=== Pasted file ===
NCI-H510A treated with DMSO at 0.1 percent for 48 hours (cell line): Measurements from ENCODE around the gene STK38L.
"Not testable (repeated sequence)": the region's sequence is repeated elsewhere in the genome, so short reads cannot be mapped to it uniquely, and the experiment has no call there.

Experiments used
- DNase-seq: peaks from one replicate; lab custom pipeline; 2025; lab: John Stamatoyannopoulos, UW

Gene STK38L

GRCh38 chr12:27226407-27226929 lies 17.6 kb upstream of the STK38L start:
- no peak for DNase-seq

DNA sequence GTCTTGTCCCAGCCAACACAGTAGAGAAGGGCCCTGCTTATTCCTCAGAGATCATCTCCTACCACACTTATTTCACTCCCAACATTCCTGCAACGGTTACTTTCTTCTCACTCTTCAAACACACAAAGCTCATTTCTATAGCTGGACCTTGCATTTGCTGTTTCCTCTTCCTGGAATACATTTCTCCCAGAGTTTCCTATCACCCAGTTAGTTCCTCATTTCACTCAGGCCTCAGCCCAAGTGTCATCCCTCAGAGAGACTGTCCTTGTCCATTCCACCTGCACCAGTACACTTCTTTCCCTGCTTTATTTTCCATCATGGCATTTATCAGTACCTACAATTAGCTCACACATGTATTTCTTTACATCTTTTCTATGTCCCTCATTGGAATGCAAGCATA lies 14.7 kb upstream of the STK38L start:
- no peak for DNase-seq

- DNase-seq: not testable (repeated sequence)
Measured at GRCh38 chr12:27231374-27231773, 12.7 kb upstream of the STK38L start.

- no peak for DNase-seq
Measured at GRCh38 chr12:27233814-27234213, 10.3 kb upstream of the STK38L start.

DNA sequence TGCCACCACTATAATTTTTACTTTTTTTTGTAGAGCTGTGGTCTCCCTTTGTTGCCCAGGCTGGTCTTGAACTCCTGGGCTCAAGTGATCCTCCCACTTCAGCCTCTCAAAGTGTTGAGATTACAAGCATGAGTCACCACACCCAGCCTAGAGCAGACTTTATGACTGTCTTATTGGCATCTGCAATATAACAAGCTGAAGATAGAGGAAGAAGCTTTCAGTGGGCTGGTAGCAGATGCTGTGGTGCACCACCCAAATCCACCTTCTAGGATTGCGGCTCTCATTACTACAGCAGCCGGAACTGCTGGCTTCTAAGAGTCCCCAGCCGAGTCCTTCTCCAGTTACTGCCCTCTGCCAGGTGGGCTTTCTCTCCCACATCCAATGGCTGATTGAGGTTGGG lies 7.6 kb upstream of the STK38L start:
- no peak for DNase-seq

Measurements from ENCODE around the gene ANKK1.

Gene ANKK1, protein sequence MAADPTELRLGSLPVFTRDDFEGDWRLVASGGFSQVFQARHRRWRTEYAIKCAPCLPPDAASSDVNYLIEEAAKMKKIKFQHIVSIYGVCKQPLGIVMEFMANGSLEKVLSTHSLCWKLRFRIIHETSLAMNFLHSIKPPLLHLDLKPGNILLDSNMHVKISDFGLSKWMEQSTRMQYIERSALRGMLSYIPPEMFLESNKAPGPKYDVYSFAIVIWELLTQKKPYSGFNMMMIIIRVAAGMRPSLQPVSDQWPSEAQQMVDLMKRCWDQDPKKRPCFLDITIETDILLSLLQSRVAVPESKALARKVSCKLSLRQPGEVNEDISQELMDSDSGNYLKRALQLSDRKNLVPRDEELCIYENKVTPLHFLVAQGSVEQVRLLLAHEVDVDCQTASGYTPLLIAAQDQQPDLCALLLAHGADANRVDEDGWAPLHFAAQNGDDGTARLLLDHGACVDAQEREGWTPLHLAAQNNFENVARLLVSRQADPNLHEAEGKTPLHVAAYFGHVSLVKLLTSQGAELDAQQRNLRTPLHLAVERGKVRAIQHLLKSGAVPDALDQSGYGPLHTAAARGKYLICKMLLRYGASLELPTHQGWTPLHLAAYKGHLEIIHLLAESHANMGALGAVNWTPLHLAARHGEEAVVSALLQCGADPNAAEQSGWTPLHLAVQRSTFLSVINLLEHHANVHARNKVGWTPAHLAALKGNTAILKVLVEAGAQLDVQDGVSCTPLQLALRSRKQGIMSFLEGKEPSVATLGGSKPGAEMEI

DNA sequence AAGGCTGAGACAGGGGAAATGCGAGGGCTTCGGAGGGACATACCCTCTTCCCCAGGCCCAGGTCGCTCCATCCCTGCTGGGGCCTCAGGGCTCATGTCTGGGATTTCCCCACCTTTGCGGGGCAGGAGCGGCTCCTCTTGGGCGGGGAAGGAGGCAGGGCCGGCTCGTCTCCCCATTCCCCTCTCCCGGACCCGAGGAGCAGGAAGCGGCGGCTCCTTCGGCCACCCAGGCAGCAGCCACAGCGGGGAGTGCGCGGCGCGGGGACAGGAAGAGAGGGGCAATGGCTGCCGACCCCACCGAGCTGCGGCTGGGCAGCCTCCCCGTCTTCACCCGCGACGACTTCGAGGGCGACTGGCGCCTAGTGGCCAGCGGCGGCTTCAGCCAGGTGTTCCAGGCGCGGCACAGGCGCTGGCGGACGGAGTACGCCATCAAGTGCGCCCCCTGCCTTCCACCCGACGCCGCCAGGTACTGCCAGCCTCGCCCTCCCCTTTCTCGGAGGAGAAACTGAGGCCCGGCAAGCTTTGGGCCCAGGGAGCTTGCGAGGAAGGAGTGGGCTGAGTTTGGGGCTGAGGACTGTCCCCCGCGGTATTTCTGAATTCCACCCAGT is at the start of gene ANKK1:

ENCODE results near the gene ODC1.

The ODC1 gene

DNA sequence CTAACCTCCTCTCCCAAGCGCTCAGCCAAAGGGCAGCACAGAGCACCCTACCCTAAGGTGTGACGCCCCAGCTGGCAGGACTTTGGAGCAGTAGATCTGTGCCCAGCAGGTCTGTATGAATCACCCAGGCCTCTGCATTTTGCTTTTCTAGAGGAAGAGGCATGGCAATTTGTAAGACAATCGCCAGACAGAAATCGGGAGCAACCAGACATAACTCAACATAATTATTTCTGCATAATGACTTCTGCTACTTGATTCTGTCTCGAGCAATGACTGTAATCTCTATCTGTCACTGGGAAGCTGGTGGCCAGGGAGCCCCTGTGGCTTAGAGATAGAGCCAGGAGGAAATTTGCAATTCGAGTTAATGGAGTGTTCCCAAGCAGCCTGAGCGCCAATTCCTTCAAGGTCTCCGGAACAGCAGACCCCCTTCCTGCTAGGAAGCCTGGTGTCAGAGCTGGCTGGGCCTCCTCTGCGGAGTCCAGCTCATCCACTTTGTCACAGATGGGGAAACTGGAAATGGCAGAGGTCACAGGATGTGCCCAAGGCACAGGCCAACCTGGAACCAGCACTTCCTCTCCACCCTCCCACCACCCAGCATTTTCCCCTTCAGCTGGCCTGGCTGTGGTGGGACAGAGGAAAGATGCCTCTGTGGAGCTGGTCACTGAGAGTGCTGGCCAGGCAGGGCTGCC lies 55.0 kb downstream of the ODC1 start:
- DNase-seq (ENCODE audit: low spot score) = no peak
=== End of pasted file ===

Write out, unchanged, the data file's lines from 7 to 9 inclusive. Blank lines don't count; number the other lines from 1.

- no peak for DNase-seq

DNA sequence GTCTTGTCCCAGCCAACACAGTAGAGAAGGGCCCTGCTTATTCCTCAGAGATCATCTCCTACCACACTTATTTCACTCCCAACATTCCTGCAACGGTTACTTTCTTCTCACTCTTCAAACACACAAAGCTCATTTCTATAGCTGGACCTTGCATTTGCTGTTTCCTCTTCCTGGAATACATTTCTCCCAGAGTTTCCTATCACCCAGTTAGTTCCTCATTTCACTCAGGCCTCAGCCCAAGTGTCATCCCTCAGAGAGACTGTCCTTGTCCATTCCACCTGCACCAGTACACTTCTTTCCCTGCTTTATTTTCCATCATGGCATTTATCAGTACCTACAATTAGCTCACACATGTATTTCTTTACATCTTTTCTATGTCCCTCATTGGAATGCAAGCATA lies 14.7 kb upstream of the STK38L start:
- no peak for DNase-seq